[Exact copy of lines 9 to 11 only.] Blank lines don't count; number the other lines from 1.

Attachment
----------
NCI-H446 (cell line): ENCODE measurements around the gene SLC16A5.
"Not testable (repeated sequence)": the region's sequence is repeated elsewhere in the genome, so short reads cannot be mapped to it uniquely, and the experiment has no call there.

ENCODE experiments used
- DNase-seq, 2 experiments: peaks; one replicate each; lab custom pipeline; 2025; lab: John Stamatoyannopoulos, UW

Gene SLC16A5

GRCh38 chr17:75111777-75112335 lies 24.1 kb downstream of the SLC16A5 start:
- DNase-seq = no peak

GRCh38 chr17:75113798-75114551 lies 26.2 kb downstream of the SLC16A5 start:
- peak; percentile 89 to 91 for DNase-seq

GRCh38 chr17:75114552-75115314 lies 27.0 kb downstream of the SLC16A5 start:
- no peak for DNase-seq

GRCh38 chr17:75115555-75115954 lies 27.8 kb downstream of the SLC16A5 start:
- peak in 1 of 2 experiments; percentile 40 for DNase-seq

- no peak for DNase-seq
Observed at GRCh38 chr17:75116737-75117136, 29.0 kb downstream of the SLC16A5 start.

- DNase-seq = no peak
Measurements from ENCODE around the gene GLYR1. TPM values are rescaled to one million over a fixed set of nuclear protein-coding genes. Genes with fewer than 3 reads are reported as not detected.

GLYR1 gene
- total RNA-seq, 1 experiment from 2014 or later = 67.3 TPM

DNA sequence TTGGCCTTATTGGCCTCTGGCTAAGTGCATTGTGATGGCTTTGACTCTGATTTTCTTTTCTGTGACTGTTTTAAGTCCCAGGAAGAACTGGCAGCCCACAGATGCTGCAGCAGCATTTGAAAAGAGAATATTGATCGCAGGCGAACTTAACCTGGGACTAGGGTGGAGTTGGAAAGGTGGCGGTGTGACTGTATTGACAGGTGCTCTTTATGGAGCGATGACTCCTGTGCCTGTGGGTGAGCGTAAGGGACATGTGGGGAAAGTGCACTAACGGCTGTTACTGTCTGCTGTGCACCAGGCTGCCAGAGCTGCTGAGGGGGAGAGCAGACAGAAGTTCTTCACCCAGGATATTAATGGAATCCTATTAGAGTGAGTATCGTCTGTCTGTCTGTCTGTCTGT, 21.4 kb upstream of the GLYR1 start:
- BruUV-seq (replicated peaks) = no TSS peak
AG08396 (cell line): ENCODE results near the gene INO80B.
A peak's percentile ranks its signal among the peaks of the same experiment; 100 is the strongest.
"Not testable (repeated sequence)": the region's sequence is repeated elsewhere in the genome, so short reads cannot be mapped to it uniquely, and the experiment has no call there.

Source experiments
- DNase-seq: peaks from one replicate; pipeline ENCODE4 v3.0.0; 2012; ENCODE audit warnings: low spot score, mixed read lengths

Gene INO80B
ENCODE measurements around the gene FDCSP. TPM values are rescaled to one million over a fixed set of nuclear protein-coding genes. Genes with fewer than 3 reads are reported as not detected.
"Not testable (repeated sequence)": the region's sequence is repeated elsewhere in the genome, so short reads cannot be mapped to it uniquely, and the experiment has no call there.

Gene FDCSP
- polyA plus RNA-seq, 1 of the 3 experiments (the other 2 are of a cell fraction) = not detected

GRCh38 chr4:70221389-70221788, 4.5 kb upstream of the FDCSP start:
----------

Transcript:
- peak; percentile 89 to 91 for DNase-seq

GRCh38 chr17:75114552-75115314 lies 27.0 kb downstream of the SLC16A5 start:
- no peak for DNase-seq